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My Wife received a soap holder (and a fancy bar of soap) for Christmas that looked like it was made by dribbling loops of plastic in a pattern to form a mat, then die-cut into the final shape. I saw this and thought it was interesting and wondered how well I could do something similar with a 3D Printer. While I hesitate to call it "3D Printing," it was done on a printer.
Here's the original - it felt like it was made from some sort of TPU (thermoplastic urethane) or something with similar properties.
Here it is with a bar of soap on it for scale.
Its purpose is to let the moisture drain away from the soap so it doesn't sit in the water and dissolve or stay mushy.
To try making my own version of this with a printer, I modeled up a rectangle of appropriate dimensions in OpenSCAD, exported my rectangle as an STL, pulled it into Slic3r and started tweaking. I'll jump straight to what (more or less) worked.
LOW speed - 7mm/s but might be able to go faster with higher temps 0 perimeters (or shells, depending on your software) 0 top and bottom solid layers (I only wanted to print the infill) 10% honeycomb infill (I'll come back to this) 245C extruder temp (HOT to make sure it flows) Extrusion multiplier of 2.5 Appended to the end of the start g-code: G1 Z12; raise the nozzle by 12mm G92 Z0; set this new position as the Z-home, or 0-refference for the z-axis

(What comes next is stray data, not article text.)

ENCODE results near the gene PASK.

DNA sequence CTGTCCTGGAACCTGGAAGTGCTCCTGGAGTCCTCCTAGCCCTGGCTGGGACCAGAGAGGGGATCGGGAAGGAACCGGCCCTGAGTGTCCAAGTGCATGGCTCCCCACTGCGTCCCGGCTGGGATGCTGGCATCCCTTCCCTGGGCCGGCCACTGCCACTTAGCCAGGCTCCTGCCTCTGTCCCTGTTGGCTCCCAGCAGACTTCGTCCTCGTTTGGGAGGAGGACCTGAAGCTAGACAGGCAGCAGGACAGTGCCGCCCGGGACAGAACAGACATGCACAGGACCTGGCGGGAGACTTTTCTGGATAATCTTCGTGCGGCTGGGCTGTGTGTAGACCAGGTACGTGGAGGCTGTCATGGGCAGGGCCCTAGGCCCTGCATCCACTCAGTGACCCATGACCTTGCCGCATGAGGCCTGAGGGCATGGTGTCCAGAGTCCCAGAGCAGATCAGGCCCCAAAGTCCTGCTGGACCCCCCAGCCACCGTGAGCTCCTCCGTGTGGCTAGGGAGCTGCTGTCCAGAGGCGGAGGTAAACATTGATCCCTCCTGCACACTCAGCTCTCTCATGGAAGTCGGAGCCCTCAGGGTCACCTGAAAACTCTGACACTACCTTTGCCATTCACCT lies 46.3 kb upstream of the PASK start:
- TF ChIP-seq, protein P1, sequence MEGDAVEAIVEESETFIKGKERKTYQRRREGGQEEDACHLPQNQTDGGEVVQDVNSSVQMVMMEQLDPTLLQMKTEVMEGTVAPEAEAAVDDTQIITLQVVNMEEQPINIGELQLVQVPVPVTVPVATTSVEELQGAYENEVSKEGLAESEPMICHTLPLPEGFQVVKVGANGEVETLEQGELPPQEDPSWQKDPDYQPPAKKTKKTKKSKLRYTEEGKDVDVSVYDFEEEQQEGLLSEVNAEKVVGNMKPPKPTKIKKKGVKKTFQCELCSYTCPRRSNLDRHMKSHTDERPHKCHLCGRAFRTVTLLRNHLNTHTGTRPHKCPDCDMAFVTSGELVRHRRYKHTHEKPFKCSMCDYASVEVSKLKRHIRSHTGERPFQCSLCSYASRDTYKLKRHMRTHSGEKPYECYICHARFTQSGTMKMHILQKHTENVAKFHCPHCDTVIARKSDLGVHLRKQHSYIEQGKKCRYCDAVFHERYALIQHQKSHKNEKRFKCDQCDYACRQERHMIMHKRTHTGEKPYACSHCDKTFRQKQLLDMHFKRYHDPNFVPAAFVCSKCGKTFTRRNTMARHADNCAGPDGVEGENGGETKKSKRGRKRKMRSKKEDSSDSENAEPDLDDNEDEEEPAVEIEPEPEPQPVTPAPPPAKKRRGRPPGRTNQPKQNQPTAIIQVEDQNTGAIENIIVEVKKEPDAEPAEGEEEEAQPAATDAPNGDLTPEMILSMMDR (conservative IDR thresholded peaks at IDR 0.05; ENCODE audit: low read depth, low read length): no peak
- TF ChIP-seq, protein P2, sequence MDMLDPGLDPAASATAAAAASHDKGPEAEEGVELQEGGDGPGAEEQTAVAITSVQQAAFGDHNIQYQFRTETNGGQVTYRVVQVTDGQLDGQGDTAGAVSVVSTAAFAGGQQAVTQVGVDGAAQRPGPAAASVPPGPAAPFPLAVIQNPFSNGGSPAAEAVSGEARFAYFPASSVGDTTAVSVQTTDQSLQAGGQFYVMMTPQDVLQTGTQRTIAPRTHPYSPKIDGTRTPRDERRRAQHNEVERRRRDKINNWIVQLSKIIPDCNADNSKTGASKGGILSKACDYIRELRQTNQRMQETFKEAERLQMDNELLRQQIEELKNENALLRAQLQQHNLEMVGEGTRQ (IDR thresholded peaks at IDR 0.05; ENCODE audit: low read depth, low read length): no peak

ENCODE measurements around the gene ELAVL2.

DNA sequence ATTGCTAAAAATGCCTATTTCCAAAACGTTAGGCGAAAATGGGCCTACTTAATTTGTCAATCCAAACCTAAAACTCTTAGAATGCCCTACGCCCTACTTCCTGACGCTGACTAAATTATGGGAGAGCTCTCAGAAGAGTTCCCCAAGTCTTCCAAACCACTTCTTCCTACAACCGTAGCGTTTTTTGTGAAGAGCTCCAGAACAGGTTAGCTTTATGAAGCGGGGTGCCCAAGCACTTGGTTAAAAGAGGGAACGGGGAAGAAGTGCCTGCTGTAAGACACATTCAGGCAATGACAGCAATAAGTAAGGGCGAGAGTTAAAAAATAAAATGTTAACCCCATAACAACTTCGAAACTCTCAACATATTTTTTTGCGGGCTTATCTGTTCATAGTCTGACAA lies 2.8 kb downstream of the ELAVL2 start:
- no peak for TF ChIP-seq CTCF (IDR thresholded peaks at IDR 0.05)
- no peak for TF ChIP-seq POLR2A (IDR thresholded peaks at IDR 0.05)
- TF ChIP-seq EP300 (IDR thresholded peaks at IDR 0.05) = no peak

The idea with these settings was to print a ways above the print bed so the plastic would noodle down onto the bed to form the object. The low speed was needed to allow it to fall (not quite drip) rather than being pulled taught. The high extrusion temp made sure its viscosity would be as low as possible, also aiding in making sure it would lay down rather than trying to bridge. The extrusion multiplier here was critical, in that we really need more plastic coming out than would trace the path formed by the extruder - it had to noodle out down below and create little swirls to give the right texture.
The infill pattern mattered quite a bit. I experimented with a few options here and found honeycomb to be the best option. Octagram spiral and hilbert curve were not "connected" enough - each layer didn't interconnect enough with the others to give the part much structure. Rectilinear, linear, and concentric were just too regular to give the right kind of pattern.
In playing with the settings over a few different attempts, I had this result, which wasn't at all what I was going for, but was interesting - this was honeycomb, but with too little height on the nozzle with the infill too sparse.
Here's the final result with the settings from above.
And for comparison, here it is with the same bar of soap on it.
It's not a masterpiece, but it was an interesting experiment, and the result does serve the same purpose as the original just as well. I do think a patterning of the loops more similar to the original could be achieved with more careful settings. I also let this "print" longer than I had intended, which made it taller than the original.
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